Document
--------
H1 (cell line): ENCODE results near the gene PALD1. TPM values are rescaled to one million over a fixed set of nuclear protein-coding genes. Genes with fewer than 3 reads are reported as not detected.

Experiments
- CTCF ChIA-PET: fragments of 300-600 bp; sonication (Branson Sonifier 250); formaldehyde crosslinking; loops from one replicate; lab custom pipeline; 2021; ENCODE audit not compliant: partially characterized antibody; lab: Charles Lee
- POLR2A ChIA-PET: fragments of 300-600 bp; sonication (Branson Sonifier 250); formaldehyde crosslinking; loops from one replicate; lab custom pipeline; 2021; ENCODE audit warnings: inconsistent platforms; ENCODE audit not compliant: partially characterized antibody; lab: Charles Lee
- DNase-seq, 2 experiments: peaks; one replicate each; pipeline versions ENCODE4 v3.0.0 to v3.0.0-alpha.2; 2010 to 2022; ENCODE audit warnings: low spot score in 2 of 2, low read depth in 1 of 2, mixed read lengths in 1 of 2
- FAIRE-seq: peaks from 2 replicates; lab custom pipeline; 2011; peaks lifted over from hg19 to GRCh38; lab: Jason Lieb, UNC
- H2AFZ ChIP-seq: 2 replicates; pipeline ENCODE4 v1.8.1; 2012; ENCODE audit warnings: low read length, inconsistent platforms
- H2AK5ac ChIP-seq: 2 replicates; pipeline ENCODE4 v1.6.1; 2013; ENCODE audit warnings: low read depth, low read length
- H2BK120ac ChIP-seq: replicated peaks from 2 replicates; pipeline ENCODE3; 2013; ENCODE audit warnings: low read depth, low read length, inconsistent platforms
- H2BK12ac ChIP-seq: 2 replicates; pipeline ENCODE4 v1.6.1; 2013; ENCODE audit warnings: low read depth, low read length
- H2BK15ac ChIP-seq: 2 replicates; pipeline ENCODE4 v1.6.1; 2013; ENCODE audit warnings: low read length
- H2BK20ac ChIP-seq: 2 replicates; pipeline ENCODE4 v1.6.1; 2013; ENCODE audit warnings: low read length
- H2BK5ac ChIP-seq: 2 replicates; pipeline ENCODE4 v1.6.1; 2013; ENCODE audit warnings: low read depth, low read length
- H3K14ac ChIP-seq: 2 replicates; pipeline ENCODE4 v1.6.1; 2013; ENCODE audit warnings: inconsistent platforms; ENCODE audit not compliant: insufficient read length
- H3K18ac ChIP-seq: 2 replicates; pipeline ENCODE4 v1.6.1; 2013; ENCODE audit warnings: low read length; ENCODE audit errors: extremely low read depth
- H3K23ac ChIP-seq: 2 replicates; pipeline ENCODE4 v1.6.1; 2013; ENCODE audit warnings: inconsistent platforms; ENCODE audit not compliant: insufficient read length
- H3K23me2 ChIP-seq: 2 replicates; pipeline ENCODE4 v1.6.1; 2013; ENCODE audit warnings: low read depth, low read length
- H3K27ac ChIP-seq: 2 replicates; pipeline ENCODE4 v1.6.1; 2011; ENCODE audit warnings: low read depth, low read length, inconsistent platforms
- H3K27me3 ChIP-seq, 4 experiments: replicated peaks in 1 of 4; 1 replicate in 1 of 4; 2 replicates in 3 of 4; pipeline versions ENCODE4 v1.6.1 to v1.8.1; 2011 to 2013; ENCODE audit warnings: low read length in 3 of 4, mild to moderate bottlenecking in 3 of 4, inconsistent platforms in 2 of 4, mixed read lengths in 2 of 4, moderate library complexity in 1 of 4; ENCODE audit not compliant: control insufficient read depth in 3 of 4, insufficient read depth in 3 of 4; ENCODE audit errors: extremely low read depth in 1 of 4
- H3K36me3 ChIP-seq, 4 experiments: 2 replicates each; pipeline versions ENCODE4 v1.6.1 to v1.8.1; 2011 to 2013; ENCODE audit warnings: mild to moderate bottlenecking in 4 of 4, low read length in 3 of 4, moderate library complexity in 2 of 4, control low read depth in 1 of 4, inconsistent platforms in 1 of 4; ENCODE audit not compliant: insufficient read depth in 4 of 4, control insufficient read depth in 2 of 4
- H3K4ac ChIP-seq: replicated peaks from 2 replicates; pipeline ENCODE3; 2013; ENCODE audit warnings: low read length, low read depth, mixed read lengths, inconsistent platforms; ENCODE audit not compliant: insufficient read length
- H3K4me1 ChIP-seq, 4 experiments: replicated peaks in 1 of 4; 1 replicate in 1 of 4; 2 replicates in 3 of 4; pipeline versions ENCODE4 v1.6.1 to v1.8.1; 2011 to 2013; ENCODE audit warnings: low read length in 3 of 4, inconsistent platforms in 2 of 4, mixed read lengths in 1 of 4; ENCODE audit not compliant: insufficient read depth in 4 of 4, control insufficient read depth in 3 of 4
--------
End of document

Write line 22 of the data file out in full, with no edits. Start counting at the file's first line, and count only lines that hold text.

- H3K4me1 ChIP-seq, 4 experiments: replicated peaks in 1 of 4; 1 replicate in 1 of 4; 2 replicates in 3 of 4; pipeline versions ENCODE4 v1.6.1 to v1.8.1; 2011 to 2013; ENCODE audit warnings: low read length in 3 of 4, inconsistent platforms in 2 of 4, mixed read lengths in 1 of 4; ENCODE audit not compliant: insufficient read depth in 4 of 4, control insufficient read depth in 3 of 4